Reading Dána-Ain Davis’s Reproductive Injustice has broadened my efforts to understand and scrutinize the violence of care embedded within medical and therapeutic practices in the United States. My own work on the violence of care focuses on how such practices are implicated in the past and present landscape of racial inequality in the U.S. I argue that the violence of care stems from the ways that the U.S. medical system is entangled with adjacent institutions, such as law, policing, and lab science. The entanglement of medicine with these other institutions produces competing interests that affect the stakes of care, often resulting in violence that harms gendered and racialized patients in particularly pernicious ways. In the world of prenatal care, specifically, Black maternal health disparities are the result of a professional and epistemological structure that perpetuates white ignorance within medical practice. However, Davis moves beyond simply critiquing prenatal care practices to center the voices of Black women and their advocates as they seek to form communities of support that shelter and nurture Black maternal and infant lives.
How does the violence of care in the world of medical intervention manifest in high rates of premature birth among Black women in the U.S.? Davis lays out how U.S. systems simultaneously recognize racial disparities in prematurity and maternal health while ignoring how racism shapes Black women’s experiences of being pregnant and giving birth. The technical assemblage that comprises the Neonatal Intensive Care Unit (the NICU) draws attention away from the role of racism in driving Black maternal health crises. Davis develops a deep critique of the NICU and marks it as a site of suspicion. Time and again, Davis shows how doctors and health professionals refuse to acknowledge the role of racism itself in Black maternal and infant health outcomes; for example, by conflating race with poverty. Prenatal caregivers’ refusal to name racism as the greatest threat to infant and mother survival results in a dual modality of harm. First, caregivers locate the risk to Black mothers and their infants within the Black maternal body itself. Second, and as a result, caregivers and other medical professionals capacitate systems of intervention that fail to address threats to Black maternal flourishing.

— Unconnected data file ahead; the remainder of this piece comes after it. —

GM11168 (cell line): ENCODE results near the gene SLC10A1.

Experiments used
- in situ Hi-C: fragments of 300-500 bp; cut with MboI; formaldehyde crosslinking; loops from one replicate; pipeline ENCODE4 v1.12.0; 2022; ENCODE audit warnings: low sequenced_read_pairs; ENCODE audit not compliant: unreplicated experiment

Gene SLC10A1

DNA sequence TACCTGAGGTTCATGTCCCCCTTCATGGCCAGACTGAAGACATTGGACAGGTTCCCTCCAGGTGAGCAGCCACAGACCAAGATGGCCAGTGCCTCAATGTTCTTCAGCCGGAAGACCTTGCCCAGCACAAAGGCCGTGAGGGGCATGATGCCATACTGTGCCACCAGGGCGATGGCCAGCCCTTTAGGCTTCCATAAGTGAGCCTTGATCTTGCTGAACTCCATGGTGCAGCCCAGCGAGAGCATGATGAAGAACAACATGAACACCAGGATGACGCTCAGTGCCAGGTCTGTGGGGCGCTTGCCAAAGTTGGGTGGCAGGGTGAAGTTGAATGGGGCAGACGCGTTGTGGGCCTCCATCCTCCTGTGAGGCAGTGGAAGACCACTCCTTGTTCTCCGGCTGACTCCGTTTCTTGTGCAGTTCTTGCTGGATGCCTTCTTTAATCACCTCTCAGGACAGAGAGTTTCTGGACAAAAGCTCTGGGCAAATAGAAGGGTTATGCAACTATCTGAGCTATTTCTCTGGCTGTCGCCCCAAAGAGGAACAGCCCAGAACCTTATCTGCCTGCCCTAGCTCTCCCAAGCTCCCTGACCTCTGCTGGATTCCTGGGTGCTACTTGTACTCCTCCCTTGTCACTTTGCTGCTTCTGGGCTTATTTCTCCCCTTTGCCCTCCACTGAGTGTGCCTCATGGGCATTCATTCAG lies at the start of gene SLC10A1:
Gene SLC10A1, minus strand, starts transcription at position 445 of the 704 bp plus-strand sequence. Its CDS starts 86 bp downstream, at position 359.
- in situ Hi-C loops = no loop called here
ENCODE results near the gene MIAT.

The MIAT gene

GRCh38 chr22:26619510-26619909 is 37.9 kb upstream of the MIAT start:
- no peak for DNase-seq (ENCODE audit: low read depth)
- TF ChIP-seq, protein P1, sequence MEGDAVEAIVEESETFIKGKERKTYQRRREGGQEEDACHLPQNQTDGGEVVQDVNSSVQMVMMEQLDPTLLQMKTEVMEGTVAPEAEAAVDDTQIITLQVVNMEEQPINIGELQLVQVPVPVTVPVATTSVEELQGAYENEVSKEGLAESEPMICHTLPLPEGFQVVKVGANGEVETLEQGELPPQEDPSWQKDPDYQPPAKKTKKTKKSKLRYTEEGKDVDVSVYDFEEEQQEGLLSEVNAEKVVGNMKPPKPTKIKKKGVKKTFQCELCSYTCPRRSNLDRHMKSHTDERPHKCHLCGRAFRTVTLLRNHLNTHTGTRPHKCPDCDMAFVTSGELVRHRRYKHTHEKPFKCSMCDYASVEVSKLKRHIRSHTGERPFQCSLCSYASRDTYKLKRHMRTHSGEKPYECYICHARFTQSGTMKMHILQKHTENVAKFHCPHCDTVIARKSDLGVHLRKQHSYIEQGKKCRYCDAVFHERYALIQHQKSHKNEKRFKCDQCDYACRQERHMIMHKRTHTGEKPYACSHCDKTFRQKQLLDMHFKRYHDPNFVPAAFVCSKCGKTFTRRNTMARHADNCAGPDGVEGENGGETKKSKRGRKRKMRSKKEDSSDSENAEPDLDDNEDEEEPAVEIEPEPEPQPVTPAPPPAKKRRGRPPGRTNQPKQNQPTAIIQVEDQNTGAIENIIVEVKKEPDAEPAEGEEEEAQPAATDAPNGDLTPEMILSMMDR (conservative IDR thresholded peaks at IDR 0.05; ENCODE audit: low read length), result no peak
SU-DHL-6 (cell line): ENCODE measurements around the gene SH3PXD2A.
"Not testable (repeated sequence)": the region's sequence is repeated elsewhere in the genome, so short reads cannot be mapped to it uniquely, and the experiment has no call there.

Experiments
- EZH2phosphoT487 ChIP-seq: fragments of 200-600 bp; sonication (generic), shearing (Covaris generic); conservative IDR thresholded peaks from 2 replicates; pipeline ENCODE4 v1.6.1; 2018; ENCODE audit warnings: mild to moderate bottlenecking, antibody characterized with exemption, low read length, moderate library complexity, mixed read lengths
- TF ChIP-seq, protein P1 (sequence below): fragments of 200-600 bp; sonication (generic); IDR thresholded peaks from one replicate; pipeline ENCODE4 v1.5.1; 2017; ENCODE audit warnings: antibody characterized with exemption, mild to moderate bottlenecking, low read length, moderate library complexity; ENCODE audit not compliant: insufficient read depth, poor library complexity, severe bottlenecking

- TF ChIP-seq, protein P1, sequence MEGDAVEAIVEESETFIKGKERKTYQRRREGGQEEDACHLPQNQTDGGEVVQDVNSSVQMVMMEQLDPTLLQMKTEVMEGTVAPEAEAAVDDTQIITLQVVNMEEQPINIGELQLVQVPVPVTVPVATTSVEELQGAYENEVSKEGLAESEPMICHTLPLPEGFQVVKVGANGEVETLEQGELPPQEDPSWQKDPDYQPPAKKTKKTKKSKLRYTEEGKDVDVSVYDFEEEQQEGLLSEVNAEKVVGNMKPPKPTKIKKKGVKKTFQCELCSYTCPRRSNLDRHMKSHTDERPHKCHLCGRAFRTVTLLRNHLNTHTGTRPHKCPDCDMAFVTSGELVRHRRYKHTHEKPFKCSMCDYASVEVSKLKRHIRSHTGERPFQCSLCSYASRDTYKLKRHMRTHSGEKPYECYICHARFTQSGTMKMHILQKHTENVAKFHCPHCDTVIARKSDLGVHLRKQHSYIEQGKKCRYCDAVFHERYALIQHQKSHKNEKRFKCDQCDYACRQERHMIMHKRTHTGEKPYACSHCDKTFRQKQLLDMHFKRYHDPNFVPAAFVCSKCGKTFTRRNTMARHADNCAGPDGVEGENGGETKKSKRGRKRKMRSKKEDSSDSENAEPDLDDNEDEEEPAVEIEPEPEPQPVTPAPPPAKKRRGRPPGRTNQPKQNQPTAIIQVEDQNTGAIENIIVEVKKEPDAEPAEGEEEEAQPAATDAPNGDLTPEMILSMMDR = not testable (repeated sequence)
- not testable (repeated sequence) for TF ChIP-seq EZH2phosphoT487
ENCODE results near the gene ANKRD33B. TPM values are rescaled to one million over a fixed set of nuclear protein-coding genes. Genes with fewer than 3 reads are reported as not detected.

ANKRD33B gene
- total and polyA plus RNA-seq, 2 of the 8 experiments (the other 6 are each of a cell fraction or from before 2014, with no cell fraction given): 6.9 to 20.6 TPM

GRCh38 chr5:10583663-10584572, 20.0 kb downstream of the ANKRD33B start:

As Davis shows, the Black maternal body is signified and reinforced as a site of risk through the commonly-held beliefs about prematurity and low birth weight that characterize the prenatal health world. In Chapter One, “Premature Predicaments,” Davis includes a Centers for Disease Control (CDC) figure that lists “Black race” on a poster detailing “Factors Associated with Preterm Birth” (p.42). This transformation of “Black race” into a causal variable associated with pre-mature birth is enacted within the practice of pre-natal and neonatal healthcare, wherein birthing mothers are told time and again that the concerning symptoms they are experiencing are due to their own poor choices (see the case of Ashley on p. 50). Indeed, Davis highlights the guilt, shame, confusion, and anger expressed by birthing mothers forced to navigate a medical system and modes of care that locate risk, deficit, and pathology within the patient themselves.
Without a discussion of racism as a factor in poor maternal and infant health outcomes, medical institutions capacitate narrowly prescribed forms of intervention and technology. Davis argues that approaches to and understandings of prematurity are shaped by a standard medical protocol dictating a particular approach to prematurity. These approaches are further driven by an investment in technologies for intervening and responding to prematurity after the fact (e.g. low birth weight, etc.), rather than a focus on prevention. Medical professionals de-emphasize the social determinants of maternal and infant health in favor of practices that in fact contribute to harmful outcomes for birthing mothers and their babies. In particular, as Davis shows, by ignoring the violence and threat of racism, the medico-industrial complex fails to offer or withdraws care that might intervene to prevent those harms at a structural level.
What is to be done in the face of the violence of care in prenatal medicine? Davis models one reparative pathway in the crafting of her ethnographic project. Time and again, we see Davis engage in difficult conversations with medical practitioners, drawing attention to their silences and elisions and balancing these interludes with the strong voices of Black mothers and their advocates. Throughout Reproductive Injustice, Davis centers Black women’s voices in her critique of prenatal medicine and non-profit work, in order to demonstrate the possibilities for cultivating pro-maternal policies that empower and protect Black women. In short, this ethnography shows us what anthropology looks like when Black lives matter, and what prenatal care might look like when Black lives are centered.
Sameena Mulla is Acting Associate Professor in the Department of Women’s, Gender and Sexuality Studies at Emory University. Her work examines the effects of legal and medical intersections in U.S. interventions into sexual violence, and their investments in regimes of gender, race, and power. She is the author of The Violence of Care: Rape Victims, Forensic Nurses, and Sexual Assault Intervention, and Bodies in Evidence: Race, Gender, Science and Sexual Assault Adjudication with Heather Hlavka.